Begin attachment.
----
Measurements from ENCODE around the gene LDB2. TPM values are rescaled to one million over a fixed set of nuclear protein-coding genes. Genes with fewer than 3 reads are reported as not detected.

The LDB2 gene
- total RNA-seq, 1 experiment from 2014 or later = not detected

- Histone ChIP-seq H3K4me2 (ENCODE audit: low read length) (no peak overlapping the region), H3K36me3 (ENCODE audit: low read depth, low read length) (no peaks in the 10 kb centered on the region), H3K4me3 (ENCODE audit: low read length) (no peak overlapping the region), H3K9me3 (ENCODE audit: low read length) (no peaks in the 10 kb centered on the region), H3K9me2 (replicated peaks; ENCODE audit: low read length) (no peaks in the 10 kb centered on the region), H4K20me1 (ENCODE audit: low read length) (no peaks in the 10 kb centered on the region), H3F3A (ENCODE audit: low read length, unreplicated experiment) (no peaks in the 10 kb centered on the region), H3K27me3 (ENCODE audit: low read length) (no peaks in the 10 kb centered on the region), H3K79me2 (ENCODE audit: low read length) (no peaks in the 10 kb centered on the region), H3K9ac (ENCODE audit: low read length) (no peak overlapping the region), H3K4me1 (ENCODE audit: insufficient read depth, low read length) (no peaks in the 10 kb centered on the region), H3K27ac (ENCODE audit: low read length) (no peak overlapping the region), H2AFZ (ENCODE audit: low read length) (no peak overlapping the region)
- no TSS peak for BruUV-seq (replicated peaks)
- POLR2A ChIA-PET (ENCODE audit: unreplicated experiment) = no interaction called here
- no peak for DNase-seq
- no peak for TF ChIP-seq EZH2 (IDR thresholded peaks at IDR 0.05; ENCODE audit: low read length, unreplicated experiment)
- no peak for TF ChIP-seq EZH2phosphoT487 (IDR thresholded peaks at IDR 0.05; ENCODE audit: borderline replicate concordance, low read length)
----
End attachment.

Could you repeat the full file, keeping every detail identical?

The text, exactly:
Measurements from ENCODE around the gene LDB2. TPM values are rescaled to one million over a fixed set of nuclear protein-coding genes. Genes with fewer than 3 reads are reported as not detected.

The LDB2 gene
- total RNA-seq, 1 experiment from 2014 or later = not detected

- Histone ChIP-seq H3K4me2 (ENCODE audit: low read length) (no peak overlapping the region), H3K36me3 (ENCODE audit: low read depth, low read length) (no peaks in the 10 kb centered on the region), H3K4me3 (ENCODE audit: low read length) (no peak overlapping the region), H3K9me3 (ENCODE audit: low read length) (no peaks in the 10 kb centered on the region), H3K9me2 (replicated peaks; ENCODE audit: low read length) (no peaks in the 10 kb centered on the region), H4K20me1 (ENCODE audit: low read length) (no peaks in the 10 kb centered on the region), H3F3A (ENCODE audit: low read length, unreplicated experiment) (no peaks in the 10 kb centered on the region), H3K27me3 (ENCODE audit: low read length) (no peaks in the 10 kb centered on the region), H3K79me2 (ENCODE audit: low read length) (no peaks in the 10 kb centered on the region), H3K9ac (ENCODE audit: low read length) (no peak overlapping the region), H3K4me1 (ENCODE audit: insufficient read depth, low read length) (no peaks in the 10 kb centered on the region), H3K27ac (ENCODE audit: low read length) (no peak overlapping the region), H2AFZ (ENCODE audit: low read length) (no peak overlapping the region)
- no TSS peak for BruUV-seq (replicated peaks)
- POLR2A ChIA-PET (ENCODE audit: unreplicated experiment) = no interaction called here
- no peak for DNase-seq
- no peak for TF ChIP-seq EZH2 (IDR thresholded peaks at IDR 0.05; ENCODE audit: low read length, unreplicated experiment)
- no peak for TF ChIP-seq EZH2phosphoT487 (IDR thresholded peaks at IDR 0.05; ENCODE audit: borderline replicate concordance, low read length)